Simulation R-Index [click on link to download spreadsheet]

Dr. Schnall’s R-Index

In several blog posts, Dr. Schnall made some critical comments about attempts to replicate her work and these blogs created a heated debate about replication studies. Heated debates are typically a reflection of insufficient information. Is the Earth flat? This question created heated debates hundreds of years ago. In the age of space travel it is no longer debated. In this blog, I presented some statistical information that sheds light on the debate about the replicability of Dr. Schnall’s research.

The Original Study

Dr. Schnall and colleagues conducted a study with 40 participants. A comparison of two groups on a dependent variable showed a significant difference, F(1,38) = 3.63. In these days, Psychological Science asked researchers to report P-Rep instead of p-values. P-rep was 90%. The interpretation of P-rep was that there is a 90% chance to find an effect with the SAME SIGN in an exact replication study with the same sample size. The conventional p-value for F(1,38) = 3.63 is p = .06, a finding that commonly is interpreted as marginally significant. The standardized effect size is d = .60, which is considered a moderate effect size. The 95% confidence interval is -.01 to 1.47.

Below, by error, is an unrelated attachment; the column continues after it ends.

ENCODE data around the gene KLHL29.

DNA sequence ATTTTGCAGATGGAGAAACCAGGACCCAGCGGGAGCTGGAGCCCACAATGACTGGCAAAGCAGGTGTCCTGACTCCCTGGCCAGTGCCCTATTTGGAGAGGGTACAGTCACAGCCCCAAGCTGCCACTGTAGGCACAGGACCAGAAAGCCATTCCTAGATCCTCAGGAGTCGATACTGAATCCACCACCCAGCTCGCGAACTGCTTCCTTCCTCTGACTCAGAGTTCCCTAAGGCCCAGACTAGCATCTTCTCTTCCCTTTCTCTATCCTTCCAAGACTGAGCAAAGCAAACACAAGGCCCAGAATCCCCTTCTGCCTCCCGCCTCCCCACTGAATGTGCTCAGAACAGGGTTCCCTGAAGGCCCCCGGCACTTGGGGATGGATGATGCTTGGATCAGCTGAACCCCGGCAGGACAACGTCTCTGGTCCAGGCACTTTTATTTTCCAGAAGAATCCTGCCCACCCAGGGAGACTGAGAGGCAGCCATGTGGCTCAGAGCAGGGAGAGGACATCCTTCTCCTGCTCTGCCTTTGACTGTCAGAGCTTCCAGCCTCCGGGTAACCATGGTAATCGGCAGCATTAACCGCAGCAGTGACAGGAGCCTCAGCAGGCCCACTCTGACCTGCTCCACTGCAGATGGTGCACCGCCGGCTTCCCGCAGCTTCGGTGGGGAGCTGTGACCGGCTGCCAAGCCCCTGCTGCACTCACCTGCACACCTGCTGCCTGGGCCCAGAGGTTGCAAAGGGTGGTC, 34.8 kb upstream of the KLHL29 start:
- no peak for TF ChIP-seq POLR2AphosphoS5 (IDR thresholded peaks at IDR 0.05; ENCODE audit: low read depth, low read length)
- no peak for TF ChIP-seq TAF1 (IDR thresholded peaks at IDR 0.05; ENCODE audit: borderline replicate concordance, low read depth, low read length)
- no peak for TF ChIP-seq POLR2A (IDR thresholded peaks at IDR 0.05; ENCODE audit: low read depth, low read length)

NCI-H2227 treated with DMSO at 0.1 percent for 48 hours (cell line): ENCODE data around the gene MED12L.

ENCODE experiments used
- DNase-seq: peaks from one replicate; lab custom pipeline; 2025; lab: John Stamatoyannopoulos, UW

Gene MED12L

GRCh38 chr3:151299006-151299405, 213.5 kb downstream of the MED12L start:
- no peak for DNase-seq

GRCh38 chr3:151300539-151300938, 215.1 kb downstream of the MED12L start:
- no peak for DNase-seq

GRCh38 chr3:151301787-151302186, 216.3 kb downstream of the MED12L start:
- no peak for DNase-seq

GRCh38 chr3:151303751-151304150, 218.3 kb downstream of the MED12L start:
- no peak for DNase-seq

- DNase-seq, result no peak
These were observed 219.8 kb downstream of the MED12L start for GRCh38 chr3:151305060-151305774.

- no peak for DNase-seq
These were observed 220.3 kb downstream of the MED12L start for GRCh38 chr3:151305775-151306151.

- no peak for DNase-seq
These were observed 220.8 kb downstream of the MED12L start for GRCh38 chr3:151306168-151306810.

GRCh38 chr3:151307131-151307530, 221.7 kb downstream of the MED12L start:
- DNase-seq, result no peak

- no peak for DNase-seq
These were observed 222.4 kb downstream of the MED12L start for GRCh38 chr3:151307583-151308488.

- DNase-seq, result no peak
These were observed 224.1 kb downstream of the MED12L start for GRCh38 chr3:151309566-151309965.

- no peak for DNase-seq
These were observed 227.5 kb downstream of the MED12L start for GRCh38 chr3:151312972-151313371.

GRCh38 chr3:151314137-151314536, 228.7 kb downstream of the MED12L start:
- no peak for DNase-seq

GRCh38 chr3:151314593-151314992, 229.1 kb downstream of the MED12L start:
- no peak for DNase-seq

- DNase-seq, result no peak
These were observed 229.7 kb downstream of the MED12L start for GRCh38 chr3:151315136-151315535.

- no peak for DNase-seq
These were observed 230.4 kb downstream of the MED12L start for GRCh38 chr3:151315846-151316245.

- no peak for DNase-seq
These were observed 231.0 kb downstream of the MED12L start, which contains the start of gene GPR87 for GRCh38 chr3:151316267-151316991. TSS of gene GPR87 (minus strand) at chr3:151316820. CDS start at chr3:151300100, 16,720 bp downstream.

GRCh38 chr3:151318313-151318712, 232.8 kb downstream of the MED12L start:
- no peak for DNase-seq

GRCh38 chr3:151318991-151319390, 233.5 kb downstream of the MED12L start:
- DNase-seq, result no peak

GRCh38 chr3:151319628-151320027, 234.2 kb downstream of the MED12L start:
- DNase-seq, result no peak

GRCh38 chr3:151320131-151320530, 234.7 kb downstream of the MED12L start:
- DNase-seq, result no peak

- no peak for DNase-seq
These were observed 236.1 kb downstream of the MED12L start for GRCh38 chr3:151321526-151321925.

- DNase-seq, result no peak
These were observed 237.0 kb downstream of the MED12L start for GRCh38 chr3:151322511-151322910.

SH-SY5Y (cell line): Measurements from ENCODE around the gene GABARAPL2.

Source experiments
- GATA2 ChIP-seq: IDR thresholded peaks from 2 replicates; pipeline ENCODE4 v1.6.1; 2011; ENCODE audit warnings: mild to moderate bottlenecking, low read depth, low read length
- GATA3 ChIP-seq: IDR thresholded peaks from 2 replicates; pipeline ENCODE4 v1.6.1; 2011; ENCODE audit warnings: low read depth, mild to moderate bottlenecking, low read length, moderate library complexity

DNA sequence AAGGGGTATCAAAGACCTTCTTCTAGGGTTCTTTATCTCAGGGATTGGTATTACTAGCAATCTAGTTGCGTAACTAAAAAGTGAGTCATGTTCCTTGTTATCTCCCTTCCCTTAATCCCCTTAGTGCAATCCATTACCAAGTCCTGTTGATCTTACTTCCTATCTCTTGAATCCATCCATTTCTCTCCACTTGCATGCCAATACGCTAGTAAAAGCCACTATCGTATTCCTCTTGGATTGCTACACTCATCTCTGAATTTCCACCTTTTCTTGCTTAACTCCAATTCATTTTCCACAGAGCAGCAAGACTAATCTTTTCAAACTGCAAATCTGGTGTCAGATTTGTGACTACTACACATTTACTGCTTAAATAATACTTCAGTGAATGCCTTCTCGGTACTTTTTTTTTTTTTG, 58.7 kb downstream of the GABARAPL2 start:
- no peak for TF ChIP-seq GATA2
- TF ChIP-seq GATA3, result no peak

The wide confidence interval makes it difficult to know the true effect size. A post-hoc power analysis, assuming the true effect size is d = .60 suggests that an exact replication study has a 46% chance to produce a significant results (p < .05, two-tailed). However, if the true effect size is lower, actual power is lower. For example, if the true effect size is small (d = .2), a study with N = 40 has only 9% power (that is a 9% chance) to produce a significant result.